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I need to start a subprocess from ruby, that takes over then returns control. This subprocess needs interactive input from the user, so it's io should be tied to stdin stdout and stderr. Further it requests for input changes depending on the circumstances.

An example of a program like that is TeX, which I would start on a file but during the process TeX may encounter a user error which it has to query the user how to fix.

Essentially I am looking for a reentrant version of exec.


For those who cannot read carefully let me reiterate.

This subprocess needs interactive input from the user

That means that if the ruby program runs in a tty, that its output goes to the tty not the Ruby program and its input comes from the tty, not the Ruby program.

In other words: Essentially I am looking for a reentrant version of exec.

I use TeX as an example so let me show you an example. I found a sample piece of TeX on the at Sample Tex . I intend to put an error in but it seems I don't have to it chokes on my system. Save it in sample1.tex, sample2.tex, sample3.tex.

Now I would like to run this bit of ruby code:

     # It is really a latex command.
     commmand_that_I_am_looking_for("latex #{file}")

When I run this code I should see in the terminal, three times a bunch of stuff:

Generic information about the latex program, progress in processing etc.

! LaTeX Error: File `html.sty' not found.

Type X to quit or <RETURN> to proceed,
or enter new name. (Default extension: sty)
Enter file name: 

Where upon each of the three times the program waits for the user to type something.

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It's a little bit confusing what do you wish to achieve. Would you like to control interactive input/output of a subprocess programatically ? If you do, then there is a standard PTY module for such tasks. See ruby-doc.org/stdlib/libdoc/pty/rdoc/PTY.html –  David Unric May 5 '13 at 14:27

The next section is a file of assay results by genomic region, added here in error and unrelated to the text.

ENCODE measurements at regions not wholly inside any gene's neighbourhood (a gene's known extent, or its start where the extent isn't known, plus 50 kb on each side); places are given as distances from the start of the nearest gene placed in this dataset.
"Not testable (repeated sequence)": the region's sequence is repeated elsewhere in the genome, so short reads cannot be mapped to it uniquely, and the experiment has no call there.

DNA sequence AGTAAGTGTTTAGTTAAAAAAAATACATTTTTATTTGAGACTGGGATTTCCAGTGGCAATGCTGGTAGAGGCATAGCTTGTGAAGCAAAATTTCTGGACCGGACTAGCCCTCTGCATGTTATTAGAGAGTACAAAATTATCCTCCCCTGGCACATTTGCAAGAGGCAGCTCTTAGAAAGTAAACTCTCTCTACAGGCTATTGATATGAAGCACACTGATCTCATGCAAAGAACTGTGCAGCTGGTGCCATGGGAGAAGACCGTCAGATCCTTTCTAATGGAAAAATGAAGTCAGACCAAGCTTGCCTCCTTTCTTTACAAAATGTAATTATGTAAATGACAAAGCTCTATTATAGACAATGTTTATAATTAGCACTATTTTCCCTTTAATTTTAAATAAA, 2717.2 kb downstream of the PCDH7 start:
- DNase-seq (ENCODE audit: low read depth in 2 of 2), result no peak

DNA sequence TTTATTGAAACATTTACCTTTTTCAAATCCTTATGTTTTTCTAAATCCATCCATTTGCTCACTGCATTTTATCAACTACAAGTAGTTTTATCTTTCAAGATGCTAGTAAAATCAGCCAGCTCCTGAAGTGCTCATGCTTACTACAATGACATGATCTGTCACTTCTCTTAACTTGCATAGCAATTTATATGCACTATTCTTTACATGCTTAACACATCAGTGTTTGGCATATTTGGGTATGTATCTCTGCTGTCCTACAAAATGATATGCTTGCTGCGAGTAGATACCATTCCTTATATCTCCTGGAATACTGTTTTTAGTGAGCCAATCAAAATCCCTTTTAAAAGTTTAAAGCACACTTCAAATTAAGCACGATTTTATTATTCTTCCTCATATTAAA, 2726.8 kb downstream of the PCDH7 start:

I'm not getting how this is tricky. How does the obvious Kernel::system not do what you want? It runs the command you pass it in a subshell which inherits the stdin/stdout/stderr of your ruby process; it blocks waiting for the subprocess to exit. –  dbenhur May 5 '13 at 16:47
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1 Answer 1

Ruby standard library has a special command for your needs. It is called open3. Here is an example from its docs:

Open3.popen3("pwd", :chdir=>"/") {|stdin, stdout, stderr, thread|
  p stdout.read.chomp #=> "/"
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Explain to me what kind of user input your sample program "pwd" takes? –  Mouse.The.Lucky.Dog May 5 '13 at 7:55
@Mouse.The.Lucky.Dog Almost everyone here is trying to help others and learn from each other. Calling someone dumb is not constructive. Explaining how and why you think they are wrong is. Try to be polite, not everyone sees what you see, and no one owes you their time or attention. –  dbenhur May 5 '13 at 16:52
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